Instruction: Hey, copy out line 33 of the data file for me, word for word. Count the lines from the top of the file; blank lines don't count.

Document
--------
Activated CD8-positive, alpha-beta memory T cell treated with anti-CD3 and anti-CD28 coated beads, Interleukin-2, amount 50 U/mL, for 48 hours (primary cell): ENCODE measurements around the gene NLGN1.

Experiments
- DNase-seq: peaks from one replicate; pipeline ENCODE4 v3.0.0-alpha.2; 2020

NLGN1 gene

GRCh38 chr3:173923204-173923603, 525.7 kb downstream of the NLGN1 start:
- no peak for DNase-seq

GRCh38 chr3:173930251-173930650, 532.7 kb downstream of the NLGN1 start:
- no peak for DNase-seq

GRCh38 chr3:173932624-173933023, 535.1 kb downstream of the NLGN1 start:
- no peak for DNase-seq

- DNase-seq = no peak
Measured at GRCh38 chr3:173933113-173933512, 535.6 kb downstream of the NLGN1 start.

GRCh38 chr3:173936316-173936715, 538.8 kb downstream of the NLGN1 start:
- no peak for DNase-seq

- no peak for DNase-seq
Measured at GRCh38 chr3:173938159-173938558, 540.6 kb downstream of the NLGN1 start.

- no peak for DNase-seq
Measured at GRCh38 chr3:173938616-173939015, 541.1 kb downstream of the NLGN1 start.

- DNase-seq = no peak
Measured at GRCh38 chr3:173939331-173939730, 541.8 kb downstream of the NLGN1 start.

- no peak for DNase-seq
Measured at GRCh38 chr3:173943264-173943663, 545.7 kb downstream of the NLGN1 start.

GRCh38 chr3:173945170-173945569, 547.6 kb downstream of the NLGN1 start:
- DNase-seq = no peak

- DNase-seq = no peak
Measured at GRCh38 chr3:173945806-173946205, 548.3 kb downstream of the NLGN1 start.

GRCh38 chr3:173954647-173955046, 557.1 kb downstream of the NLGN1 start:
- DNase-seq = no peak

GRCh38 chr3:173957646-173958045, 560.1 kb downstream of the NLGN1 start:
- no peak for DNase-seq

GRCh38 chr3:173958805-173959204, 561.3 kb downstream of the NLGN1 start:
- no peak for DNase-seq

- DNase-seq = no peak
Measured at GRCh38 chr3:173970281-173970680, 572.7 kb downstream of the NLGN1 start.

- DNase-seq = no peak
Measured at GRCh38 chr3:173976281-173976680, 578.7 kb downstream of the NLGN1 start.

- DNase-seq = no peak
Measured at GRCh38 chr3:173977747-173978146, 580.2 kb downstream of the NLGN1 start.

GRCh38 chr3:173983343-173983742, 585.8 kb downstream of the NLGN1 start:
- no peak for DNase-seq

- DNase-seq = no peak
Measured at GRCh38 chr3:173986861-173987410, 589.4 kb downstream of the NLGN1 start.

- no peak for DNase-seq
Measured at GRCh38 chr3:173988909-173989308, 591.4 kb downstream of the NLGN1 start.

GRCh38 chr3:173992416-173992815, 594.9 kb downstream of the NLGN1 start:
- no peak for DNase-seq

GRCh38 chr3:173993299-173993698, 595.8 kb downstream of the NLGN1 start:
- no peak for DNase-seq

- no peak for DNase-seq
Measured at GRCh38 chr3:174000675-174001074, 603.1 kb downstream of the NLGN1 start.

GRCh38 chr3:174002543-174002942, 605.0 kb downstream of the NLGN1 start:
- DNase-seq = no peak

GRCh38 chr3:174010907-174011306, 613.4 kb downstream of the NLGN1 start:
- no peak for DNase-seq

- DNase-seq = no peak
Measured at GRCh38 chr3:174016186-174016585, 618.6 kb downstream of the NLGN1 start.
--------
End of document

- DNase-seq = no peak